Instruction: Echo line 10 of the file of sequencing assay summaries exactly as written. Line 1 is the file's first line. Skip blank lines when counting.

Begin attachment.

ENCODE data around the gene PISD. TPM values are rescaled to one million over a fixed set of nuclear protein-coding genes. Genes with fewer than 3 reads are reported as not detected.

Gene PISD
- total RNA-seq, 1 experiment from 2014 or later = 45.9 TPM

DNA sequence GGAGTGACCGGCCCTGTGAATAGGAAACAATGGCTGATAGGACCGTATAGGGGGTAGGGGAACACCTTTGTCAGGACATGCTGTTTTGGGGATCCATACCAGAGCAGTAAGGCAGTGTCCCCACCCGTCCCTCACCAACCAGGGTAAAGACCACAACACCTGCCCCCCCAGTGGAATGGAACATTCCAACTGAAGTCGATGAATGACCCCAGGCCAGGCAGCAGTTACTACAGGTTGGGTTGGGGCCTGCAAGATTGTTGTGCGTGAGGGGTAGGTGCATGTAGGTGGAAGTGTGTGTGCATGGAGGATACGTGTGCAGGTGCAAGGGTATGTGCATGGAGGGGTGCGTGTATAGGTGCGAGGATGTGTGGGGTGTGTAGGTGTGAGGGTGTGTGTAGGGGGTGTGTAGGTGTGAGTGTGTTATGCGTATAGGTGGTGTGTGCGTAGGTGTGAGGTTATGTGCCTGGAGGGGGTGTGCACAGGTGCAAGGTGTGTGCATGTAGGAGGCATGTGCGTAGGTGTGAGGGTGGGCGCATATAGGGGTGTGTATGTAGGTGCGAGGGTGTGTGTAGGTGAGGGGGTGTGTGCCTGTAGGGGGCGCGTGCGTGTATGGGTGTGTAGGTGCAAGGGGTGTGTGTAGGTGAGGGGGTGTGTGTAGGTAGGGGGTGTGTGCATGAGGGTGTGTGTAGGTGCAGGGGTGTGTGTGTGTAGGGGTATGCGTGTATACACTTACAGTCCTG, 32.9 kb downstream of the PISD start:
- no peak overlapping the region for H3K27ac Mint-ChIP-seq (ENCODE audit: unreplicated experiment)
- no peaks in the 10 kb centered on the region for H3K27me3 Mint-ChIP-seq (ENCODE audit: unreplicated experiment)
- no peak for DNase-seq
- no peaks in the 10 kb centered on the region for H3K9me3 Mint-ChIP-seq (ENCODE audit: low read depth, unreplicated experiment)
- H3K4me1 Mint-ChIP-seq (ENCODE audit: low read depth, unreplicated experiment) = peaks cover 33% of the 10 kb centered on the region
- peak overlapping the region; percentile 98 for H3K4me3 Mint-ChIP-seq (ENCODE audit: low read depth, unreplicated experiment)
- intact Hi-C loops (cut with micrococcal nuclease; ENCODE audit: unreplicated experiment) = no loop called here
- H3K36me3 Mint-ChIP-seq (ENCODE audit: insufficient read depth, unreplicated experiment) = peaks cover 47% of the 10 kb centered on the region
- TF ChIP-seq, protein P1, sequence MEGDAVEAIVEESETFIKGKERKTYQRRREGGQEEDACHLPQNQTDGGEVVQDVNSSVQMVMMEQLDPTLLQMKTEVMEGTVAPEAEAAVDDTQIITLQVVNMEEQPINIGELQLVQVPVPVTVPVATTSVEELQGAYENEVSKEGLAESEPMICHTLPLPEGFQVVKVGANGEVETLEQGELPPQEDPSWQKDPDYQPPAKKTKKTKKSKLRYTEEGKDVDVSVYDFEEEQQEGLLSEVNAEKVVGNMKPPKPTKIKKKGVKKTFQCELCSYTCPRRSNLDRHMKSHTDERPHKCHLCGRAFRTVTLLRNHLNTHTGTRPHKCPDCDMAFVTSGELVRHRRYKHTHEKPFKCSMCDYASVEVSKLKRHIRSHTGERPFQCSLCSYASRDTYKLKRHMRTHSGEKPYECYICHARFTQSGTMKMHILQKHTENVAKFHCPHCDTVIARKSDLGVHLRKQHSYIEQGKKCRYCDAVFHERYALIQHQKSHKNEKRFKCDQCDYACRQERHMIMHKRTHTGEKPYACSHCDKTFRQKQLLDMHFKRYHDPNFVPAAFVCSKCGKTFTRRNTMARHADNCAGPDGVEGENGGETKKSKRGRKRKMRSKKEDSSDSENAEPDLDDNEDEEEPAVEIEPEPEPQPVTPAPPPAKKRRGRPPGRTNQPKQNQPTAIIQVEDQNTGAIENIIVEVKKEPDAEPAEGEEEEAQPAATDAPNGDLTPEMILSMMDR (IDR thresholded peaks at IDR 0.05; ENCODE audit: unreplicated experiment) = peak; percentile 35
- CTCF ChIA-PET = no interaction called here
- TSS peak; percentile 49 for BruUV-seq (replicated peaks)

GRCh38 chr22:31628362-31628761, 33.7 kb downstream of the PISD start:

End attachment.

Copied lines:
- peak overlapping the region; percentile 98 for H3K4me3 Mint-ChIP-seq (ENCODE audit: low read depth, unreplicated experiment)